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The Honest Truth: Rich or poor, being a great parent isn’t an exact science

(iStock)
(iStock)

PSYCHOLOGISTS have written many books on bringing up children. But, according to a new tome, Great Psychologists As Parents, they don’t always make the best mums and dads themselves. Its author, Dr David Cohen, tells Sally McDonald the Honest Truth about successful parenting.

Dr David Cohen
Dr David Cohen

Why did you write Great Psychologists As Parents?

I’ve written biographies of great psychologists and noticed how some who were famous for their studies of how children developed were far from ideal parents.

Adrian Laing, the son of Glasgow-born psychiatrist Ronald David Laing, reportedly had an unhappy childhood and Melanie Klein, one of the first female psychoanalysts, and her daughter did not speak for 20 years.

Who makes the best parents?

How rich, successful or well educated you are doesn’t matter. The best parents are those who give their children love, time and attention. It is important to listen to children and hear what they have to say.

What are the key ingredients to good parenting?

One of the best things parents can do is to give their children the time and space to become their own people. Good parents do not stifle a child’s creativity or personality.

Does parenting vary according to the country or culture you live in?

Yes and no. Love and attention are universal. But discipline and values can vary. For example, some cultures push children harder than others.

Chinese and Japanese parents in particular seem to want their children to succeed academically. It’s interesting that in the UK there are many children who attend boarding school.

How has parenting changed over the years?

Some think children today have too much freedom, answer back too much and are therefore more challenging. But children have to cope with the problems of a modern world.

For example, more children than ever face the divorce of their parents. Both Britain and the USA have seen a rise in children being put on medication because of behaviour problems, which is perhaps unnecessary and in some cases could be better handled through positive parental input.

How has technology impacted on parenting?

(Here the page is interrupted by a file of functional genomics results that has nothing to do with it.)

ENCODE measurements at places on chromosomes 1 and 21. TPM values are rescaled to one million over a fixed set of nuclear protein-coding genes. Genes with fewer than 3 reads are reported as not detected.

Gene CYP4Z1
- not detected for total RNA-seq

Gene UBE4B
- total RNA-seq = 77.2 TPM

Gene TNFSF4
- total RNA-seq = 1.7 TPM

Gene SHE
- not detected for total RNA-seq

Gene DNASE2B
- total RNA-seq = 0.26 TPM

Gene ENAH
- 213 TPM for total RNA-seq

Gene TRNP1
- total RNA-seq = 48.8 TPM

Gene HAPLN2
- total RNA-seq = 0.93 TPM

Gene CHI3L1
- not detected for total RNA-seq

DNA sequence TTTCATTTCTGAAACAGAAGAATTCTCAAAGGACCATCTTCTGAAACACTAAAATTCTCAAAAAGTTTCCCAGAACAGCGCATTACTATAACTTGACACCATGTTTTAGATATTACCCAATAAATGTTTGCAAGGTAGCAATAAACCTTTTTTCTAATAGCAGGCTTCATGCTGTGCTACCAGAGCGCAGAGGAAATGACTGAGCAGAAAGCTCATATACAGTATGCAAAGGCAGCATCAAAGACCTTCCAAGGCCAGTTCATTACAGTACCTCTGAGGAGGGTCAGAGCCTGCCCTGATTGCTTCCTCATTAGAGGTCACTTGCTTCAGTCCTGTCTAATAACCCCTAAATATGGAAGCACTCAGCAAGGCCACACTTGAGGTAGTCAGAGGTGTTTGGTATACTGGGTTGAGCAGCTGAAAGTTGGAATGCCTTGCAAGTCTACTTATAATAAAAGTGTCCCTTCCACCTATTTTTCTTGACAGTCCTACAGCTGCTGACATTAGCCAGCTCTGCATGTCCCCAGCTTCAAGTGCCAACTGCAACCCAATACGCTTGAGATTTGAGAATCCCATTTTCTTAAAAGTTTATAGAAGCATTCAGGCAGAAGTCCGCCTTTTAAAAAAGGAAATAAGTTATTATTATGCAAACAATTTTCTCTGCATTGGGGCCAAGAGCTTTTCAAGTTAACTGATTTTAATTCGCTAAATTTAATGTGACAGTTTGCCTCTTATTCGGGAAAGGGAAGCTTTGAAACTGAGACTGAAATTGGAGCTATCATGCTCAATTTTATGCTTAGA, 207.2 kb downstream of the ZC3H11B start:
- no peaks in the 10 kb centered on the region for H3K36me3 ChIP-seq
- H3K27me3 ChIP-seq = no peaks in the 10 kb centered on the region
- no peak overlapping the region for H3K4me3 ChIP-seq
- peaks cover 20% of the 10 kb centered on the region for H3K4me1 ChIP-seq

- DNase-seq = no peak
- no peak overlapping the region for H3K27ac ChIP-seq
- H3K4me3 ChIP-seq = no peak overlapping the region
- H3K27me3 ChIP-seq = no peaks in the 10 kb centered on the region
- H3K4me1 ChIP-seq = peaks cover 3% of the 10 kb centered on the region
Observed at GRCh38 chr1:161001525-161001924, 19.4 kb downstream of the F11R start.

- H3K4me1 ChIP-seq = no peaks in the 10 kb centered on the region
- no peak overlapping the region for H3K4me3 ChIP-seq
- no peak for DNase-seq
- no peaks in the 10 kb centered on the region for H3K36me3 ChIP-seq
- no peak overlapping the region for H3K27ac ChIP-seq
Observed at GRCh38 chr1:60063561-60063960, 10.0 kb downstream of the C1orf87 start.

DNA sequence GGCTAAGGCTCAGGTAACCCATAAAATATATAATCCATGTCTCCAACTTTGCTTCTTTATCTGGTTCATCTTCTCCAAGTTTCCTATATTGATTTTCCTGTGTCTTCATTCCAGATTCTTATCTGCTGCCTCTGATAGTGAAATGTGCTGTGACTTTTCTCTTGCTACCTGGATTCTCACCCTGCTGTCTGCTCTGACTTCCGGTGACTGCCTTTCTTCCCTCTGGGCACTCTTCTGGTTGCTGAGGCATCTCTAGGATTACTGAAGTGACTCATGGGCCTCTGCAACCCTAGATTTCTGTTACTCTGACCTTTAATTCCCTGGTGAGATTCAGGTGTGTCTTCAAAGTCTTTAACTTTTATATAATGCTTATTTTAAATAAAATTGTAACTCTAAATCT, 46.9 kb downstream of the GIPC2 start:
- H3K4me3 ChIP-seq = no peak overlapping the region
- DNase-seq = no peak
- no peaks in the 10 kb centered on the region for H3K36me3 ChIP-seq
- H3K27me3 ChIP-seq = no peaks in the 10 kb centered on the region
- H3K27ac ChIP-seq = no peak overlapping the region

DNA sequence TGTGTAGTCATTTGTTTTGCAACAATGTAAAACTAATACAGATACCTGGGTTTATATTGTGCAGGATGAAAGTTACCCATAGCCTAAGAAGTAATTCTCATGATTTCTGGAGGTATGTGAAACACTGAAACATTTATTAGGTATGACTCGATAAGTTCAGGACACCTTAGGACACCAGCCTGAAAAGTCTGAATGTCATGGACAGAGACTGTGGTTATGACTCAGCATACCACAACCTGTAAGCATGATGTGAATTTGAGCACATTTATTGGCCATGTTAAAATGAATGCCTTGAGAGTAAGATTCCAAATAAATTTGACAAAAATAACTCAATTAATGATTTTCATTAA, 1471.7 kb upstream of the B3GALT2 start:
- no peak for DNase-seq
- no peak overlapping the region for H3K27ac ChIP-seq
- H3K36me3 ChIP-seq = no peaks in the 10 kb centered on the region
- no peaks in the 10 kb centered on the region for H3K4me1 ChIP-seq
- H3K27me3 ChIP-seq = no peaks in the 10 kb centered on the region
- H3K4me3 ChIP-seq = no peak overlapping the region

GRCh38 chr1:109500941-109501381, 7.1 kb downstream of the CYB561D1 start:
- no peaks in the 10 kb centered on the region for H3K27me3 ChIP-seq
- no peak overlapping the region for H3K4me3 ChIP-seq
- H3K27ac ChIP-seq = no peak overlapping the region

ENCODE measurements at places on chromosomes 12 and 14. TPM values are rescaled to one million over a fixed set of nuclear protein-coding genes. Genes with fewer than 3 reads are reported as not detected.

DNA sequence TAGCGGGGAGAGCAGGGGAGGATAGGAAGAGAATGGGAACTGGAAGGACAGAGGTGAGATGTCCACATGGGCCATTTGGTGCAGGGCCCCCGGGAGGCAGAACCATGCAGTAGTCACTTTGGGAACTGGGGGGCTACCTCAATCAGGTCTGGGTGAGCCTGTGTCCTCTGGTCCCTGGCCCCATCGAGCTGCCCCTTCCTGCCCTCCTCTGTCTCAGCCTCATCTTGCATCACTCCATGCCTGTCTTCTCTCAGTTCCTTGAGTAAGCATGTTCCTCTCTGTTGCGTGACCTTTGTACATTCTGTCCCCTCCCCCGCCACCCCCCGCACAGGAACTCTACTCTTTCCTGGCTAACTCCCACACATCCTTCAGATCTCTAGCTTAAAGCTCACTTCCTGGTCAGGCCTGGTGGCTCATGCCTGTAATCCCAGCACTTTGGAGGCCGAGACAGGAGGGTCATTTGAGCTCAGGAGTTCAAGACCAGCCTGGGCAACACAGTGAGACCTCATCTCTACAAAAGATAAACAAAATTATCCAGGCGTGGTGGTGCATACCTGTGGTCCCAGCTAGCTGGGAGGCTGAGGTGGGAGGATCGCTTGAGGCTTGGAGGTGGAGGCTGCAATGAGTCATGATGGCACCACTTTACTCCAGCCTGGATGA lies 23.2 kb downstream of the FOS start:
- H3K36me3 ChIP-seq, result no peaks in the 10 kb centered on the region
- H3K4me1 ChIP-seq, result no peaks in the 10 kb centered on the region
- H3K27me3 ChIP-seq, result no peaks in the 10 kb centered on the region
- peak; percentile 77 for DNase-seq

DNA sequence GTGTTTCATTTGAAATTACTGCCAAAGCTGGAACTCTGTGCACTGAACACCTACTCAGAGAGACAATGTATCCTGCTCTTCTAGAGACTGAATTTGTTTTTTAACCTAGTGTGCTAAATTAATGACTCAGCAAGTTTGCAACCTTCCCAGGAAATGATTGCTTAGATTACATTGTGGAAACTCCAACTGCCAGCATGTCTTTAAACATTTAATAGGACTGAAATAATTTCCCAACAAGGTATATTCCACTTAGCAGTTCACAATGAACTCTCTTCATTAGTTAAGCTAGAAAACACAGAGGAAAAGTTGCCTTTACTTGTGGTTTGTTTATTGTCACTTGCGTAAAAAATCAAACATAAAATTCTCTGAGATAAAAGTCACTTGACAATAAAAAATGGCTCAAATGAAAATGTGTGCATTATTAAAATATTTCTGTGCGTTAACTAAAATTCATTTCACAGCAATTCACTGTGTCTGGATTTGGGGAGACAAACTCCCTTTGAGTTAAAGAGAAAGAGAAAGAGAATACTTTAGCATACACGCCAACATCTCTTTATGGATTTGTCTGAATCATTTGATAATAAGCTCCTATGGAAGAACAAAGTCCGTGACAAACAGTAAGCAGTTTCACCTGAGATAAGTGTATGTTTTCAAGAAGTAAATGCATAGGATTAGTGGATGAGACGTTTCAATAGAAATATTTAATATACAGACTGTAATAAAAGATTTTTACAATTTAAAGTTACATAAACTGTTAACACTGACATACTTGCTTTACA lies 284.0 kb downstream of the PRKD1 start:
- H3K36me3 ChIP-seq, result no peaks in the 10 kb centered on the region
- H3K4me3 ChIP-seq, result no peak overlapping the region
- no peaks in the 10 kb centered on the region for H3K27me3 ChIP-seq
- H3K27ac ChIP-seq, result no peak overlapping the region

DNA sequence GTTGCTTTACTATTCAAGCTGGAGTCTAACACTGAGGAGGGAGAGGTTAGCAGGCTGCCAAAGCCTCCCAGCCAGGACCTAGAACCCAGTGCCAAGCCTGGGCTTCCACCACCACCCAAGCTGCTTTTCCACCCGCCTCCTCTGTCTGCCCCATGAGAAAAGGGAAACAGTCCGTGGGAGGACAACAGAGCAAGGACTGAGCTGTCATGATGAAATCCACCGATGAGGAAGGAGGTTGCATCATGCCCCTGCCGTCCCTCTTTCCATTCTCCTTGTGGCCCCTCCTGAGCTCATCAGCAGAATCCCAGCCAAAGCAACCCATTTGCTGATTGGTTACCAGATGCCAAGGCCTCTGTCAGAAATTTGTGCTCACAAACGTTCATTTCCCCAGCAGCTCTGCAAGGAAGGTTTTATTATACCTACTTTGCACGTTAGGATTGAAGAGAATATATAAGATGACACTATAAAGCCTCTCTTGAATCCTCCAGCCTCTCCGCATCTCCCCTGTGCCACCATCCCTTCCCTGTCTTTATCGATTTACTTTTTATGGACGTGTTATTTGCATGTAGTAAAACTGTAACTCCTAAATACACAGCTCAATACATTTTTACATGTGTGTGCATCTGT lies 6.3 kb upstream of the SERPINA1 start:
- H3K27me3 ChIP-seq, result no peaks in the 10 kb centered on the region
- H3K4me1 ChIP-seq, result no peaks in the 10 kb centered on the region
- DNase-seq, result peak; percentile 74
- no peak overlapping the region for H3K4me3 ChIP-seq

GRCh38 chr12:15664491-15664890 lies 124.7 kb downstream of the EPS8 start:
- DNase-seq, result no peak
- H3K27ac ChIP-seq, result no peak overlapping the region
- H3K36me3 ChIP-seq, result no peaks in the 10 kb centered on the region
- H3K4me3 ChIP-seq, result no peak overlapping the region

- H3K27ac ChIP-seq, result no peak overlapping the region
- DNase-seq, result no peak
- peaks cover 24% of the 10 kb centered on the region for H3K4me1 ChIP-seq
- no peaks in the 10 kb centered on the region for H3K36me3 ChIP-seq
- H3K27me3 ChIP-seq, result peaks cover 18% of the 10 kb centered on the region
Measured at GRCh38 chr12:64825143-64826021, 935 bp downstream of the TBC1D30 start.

Some parents pay more attention to their mobiles and laptops than to their children.

The American Paediatric Association has issued guidelines stating that pre-teen children should not use the internet more than two hours a day.

Clearly people – whether adults or children – who are locked into their personal computers and mobile devices interact less with one another face to face which doesn’t help to build positive relationships.

What was your own upbringing like?

Until I was 12 it was fairly normal, although we did live in Israel, India, France and Switzerland. But, as I wrote in my book Home Alone, when we came to London my father persuaded my mother to go back to Israel. He then went away frequently on business to Scotland and lived with his secretary.

I was largely alone, although he paid for my food and school fees, but I knew I could tell no one or I would be taken into care. I took refuge in school; swotting and cricket.

What are your three top tips for parents?

Love is the all-important quality. It is essential that a child knows that he or she is loved unconditionally.

A parent should also be sure to make the child their priority, and the child should know that his or her interests are put first.

Consistency is also important. Erratic behaviour will leave a child feeling vulnerable.

This combination of unconditional love, consistency and making your child your priority will make for a happier, well-balanced youngster.